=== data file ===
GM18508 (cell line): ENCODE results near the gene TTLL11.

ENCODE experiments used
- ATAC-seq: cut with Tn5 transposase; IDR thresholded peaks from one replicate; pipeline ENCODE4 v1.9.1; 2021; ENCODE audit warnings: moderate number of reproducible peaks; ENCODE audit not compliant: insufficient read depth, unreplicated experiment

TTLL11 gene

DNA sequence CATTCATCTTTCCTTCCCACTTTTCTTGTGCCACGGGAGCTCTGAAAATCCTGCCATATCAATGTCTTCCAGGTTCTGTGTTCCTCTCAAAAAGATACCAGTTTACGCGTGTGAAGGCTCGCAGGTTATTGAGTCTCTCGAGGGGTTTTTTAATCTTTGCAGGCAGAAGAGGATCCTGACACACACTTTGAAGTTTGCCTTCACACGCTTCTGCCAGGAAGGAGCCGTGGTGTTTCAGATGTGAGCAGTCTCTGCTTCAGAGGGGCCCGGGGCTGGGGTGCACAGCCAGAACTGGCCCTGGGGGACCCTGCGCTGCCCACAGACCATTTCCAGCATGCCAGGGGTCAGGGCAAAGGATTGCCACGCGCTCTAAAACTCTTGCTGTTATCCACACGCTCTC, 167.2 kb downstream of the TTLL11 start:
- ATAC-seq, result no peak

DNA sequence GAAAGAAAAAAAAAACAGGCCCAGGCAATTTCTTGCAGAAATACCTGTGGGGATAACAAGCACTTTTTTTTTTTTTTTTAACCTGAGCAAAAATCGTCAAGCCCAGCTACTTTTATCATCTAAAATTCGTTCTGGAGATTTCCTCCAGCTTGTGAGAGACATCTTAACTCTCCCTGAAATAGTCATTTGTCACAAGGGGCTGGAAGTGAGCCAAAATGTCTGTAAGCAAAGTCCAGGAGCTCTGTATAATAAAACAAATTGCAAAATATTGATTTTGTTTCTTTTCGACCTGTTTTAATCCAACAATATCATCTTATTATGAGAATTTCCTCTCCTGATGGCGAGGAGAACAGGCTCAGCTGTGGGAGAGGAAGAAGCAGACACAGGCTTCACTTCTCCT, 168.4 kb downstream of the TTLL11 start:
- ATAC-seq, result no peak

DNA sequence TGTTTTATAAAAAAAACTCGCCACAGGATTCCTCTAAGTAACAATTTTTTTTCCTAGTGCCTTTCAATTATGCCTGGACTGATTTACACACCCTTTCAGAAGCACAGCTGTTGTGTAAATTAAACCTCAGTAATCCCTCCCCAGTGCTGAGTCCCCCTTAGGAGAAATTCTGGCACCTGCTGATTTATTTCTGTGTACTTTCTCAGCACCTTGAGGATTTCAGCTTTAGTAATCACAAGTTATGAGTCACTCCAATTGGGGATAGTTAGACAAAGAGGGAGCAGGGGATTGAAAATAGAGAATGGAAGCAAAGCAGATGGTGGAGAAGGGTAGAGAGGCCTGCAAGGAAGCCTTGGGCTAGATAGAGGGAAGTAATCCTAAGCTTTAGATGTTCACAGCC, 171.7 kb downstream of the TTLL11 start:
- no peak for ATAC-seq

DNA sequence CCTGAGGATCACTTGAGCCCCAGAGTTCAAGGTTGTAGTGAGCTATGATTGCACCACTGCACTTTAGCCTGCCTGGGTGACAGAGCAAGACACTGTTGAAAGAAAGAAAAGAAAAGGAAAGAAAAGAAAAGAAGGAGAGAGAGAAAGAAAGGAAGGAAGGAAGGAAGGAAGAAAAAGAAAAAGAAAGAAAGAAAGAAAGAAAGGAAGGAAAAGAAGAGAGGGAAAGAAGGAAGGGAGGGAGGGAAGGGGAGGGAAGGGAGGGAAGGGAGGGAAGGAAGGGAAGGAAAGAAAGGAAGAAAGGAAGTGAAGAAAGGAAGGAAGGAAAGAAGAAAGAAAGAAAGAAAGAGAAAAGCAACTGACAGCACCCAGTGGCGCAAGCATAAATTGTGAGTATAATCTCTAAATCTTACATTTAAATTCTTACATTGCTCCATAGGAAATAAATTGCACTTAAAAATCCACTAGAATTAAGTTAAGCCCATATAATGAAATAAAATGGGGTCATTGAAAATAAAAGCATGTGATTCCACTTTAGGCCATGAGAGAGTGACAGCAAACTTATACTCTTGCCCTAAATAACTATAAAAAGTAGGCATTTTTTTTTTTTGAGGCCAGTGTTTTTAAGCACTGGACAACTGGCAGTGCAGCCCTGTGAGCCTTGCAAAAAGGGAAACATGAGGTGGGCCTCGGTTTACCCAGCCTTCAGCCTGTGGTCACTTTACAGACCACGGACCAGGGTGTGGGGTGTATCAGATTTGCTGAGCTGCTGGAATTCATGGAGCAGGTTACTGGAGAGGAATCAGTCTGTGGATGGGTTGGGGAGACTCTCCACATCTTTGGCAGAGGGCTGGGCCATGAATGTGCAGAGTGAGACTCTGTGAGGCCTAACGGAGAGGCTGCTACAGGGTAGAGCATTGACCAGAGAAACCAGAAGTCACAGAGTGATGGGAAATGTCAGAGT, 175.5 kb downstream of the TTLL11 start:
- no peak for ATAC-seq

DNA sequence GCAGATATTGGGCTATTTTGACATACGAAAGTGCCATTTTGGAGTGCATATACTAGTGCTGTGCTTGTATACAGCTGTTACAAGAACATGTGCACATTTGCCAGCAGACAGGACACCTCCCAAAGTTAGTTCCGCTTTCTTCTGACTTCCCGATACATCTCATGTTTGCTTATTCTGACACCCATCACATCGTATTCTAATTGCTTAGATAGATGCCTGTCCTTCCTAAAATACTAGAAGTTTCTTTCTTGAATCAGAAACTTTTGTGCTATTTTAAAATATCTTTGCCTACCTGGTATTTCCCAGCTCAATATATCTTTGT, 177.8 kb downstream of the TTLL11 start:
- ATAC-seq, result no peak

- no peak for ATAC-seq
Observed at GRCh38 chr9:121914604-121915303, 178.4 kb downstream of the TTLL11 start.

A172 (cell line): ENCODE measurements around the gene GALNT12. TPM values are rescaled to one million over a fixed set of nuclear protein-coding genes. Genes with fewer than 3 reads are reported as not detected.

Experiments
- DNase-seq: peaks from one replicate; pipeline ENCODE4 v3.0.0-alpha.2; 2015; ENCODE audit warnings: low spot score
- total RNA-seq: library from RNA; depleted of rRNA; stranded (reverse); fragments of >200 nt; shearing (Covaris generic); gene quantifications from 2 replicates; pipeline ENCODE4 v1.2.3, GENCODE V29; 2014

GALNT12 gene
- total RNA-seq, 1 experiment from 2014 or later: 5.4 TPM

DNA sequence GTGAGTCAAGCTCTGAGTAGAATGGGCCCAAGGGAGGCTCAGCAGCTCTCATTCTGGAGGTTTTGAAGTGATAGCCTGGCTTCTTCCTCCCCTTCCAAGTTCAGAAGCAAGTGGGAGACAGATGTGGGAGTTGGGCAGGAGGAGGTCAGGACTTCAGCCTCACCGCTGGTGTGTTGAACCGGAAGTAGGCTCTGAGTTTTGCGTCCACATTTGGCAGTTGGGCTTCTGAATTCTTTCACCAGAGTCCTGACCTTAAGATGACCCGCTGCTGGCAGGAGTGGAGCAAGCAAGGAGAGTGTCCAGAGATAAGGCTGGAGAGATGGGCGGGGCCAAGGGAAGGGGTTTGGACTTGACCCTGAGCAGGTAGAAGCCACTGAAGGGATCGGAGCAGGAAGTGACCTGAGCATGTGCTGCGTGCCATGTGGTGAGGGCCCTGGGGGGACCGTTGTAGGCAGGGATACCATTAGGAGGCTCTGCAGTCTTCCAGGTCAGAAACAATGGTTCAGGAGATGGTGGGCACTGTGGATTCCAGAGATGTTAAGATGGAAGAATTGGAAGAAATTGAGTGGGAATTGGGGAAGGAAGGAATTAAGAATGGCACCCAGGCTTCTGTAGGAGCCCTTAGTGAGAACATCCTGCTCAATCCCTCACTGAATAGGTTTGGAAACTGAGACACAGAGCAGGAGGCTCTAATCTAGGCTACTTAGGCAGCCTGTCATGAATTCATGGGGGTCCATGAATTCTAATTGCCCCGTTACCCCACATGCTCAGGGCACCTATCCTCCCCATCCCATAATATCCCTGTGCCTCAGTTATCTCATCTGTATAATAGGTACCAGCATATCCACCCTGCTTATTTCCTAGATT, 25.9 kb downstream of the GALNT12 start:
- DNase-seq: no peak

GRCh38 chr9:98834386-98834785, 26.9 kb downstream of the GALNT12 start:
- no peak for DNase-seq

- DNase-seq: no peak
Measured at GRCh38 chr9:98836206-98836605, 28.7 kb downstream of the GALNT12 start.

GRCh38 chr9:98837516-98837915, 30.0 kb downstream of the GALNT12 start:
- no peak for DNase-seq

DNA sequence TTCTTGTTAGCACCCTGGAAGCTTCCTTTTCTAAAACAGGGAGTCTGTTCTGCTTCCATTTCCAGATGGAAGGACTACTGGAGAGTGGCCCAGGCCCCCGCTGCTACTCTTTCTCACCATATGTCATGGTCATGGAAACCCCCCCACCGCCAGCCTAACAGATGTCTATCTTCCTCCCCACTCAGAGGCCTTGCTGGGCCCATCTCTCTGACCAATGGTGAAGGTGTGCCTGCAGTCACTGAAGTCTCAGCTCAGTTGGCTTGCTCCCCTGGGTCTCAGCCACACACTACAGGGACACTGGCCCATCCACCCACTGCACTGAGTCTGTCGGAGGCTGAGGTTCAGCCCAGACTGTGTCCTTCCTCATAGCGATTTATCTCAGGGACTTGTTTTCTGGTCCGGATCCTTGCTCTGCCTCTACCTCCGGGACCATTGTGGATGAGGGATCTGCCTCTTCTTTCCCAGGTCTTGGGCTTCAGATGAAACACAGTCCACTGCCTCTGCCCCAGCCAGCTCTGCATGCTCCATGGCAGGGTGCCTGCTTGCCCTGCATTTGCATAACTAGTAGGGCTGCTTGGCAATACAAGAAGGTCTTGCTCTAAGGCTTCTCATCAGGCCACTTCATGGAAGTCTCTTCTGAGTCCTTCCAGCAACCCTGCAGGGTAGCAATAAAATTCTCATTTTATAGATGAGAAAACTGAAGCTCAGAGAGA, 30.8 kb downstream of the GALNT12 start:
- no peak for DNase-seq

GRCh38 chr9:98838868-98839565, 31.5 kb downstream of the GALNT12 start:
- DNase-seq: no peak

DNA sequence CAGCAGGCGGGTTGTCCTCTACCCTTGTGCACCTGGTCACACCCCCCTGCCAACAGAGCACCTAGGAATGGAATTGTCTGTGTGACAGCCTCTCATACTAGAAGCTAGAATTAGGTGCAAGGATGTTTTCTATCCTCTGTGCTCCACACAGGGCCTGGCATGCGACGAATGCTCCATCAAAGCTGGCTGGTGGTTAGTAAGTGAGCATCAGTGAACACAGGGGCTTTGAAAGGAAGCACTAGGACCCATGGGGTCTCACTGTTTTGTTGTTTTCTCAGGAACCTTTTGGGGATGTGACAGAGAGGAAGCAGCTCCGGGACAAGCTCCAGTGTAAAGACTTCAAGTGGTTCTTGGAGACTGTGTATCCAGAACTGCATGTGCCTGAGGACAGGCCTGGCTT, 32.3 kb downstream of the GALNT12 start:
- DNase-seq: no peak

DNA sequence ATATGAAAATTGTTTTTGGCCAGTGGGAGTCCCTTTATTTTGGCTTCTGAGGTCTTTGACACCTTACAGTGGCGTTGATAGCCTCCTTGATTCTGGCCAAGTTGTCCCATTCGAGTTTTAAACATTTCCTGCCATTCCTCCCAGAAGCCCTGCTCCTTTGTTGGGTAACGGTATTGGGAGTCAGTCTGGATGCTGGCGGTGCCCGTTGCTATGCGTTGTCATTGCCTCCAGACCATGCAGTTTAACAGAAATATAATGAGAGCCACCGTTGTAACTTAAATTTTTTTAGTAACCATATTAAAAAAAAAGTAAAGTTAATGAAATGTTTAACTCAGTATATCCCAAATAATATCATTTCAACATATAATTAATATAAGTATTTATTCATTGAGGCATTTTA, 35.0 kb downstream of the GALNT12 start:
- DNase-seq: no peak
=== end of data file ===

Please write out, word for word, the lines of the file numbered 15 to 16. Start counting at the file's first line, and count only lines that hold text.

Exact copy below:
- no peak for ATAC-seq
Observed at GRCh38 chr9:121914604-121915303, 178.4 kb downstream of the TTLL11 start.